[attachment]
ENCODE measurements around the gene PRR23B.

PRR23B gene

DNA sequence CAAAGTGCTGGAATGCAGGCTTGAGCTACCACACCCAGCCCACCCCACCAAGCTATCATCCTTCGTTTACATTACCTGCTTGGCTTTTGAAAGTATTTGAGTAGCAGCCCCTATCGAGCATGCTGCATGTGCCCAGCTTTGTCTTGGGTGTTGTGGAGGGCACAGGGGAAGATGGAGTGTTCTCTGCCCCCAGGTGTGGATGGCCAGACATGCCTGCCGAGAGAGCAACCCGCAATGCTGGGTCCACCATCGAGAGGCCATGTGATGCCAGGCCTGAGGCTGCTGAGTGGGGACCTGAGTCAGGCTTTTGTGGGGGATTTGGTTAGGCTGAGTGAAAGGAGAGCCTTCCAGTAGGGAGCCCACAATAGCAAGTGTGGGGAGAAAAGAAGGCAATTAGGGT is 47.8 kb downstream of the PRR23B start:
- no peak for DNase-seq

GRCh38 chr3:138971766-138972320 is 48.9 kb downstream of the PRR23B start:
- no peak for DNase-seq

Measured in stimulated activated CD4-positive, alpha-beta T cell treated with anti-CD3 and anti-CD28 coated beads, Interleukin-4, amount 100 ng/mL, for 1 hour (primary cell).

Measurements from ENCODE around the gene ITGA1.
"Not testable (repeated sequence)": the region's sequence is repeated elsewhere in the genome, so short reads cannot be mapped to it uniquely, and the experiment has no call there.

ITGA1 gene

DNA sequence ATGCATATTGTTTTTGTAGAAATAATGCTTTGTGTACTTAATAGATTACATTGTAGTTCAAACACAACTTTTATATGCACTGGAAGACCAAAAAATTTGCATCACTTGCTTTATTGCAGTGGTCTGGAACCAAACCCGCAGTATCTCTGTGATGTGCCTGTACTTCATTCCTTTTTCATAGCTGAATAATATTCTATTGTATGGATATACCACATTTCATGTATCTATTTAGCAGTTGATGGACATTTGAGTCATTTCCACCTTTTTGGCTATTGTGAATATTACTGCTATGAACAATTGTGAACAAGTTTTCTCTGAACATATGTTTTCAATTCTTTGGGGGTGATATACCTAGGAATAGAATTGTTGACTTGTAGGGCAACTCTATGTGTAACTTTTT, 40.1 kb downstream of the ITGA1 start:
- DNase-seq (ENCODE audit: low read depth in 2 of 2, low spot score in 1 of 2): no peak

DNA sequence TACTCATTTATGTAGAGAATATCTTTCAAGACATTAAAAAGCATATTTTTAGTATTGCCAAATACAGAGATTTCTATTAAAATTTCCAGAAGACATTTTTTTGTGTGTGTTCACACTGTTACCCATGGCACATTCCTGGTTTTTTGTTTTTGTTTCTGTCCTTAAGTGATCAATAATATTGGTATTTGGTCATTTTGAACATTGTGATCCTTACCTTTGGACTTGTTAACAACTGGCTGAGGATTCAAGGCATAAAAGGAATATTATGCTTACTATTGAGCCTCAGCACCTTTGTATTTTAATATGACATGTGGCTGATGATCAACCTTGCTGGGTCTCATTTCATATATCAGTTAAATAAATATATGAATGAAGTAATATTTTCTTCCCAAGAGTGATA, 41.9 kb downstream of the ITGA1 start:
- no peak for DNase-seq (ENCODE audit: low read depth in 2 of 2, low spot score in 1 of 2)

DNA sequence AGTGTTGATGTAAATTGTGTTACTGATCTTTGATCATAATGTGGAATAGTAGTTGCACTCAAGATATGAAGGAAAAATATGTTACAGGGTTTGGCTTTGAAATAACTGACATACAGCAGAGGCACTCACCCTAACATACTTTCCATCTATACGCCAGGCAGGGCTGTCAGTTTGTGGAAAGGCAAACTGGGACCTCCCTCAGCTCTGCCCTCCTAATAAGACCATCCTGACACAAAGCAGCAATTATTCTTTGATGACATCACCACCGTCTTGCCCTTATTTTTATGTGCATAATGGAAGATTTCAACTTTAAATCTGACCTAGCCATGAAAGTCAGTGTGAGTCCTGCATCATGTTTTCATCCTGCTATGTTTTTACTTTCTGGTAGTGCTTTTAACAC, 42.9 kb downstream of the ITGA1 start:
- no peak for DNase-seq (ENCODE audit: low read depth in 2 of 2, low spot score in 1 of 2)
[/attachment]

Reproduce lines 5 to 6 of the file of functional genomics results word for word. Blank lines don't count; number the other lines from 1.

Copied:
GRCh38 chr3:138971766-138972320 is 48.9 kb downstream of the PRR23B start:
- no peak for DNase-seq